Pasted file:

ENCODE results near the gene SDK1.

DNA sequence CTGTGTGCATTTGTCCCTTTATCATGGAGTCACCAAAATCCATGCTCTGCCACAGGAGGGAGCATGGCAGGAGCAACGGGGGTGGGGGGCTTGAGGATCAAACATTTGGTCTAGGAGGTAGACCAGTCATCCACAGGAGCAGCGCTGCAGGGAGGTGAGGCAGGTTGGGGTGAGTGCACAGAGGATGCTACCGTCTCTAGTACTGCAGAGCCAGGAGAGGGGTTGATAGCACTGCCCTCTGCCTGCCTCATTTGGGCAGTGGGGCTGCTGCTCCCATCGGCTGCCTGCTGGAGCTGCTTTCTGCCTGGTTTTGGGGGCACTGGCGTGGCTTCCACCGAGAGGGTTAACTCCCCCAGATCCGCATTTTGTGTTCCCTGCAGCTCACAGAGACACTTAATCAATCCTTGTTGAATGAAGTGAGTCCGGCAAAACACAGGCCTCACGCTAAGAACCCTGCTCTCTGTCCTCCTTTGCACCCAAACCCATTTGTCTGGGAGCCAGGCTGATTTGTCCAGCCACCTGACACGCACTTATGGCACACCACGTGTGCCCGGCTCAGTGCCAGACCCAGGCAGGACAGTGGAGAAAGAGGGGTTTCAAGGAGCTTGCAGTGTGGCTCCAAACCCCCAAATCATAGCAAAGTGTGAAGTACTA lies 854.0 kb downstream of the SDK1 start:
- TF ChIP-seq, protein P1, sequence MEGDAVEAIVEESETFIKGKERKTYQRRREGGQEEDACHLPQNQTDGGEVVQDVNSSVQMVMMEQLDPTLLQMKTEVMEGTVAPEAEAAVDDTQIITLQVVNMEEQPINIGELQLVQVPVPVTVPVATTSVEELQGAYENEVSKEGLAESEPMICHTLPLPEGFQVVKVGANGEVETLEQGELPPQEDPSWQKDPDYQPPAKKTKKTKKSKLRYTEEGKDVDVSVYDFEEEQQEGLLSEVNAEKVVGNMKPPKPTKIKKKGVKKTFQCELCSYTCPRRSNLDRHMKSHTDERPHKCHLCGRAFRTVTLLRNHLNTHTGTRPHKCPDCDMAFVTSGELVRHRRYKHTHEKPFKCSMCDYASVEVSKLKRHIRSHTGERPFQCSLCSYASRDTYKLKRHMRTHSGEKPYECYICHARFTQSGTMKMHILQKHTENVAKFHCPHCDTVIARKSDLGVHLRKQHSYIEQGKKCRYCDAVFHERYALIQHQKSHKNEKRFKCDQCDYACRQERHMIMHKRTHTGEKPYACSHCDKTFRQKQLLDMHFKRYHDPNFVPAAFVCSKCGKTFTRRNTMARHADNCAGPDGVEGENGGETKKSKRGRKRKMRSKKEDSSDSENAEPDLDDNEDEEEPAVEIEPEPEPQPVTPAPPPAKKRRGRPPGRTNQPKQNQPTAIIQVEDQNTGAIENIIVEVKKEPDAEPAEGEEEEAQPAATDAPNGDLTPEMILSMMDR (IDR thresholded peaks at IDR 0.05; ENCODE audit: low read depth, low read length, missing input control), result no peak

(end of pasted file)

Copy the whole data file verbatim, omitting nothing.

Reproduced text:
ENCODE results near the gene SDK1.

DNA sequence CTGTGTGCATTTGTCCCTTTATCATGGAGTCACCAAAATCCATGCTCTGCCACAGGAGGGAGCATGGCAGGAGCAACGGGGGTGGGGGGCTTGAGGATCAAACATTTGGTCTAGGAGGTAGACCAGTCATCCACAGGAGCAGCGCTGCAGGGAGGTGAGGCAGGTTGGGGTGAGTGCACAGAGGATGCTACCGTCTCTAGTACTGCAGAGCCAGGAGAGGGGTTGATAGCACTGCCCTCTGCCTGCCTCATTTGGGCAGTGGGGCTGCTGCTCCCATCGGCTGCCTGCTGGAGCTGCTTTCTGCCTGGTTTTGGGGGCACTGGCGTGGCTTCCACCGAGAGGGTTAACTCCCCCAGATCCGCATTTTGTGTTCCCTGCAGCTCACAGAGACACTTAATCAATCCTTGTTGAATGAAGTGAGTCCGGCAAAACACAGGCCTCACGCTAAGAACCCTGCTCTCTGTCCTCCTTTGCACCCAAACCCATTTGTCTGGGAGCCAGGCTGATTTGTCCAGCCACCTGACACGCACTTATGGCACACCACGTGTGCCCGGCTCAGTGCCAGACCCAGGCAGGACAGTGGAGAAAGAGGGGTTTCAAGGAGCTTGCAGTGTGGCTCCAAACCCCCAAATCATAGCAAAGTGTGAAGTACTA lies 854.0 kb downstream of the SDK1 start:
- TF ChIP-seq, protein P1, sequence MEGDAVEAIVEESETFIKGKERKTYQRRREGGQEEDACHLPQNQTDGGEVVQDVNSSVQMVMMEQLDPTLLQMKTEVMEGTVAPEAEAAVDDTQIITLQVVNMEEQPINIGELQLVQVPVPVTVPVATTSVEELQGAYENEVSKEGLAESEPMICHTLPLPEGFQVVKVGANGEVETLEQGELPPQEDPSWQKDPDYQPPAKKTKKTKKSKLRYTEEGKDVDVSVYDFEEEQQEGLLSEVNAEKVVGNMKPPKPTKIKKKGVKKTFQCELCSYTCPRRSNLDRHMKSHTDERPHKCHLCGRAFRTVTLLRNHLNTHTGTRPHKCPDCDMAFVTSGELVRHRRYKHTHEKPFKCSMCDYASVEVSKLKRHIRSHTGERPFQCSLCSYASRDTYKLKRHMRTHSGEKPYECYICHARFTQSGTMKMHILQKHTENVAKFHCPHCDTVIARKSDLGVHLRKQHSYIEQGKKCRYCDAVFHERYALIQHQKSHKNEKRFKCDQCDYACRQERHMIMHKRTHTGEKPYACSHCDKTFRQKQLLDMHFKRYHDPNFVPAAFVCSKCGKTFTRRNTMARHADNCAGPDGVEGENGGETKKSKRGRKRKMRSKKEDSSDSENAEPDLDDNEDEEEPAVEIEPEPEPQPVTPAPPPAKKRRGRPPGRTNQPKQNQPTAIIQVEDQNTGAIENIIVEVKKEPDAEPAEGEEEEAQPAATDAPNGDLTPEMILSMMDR (IDR thresholded peaks at IDR 0.05; ENCODE audit: low read depth, low read length, missing input control), result no peak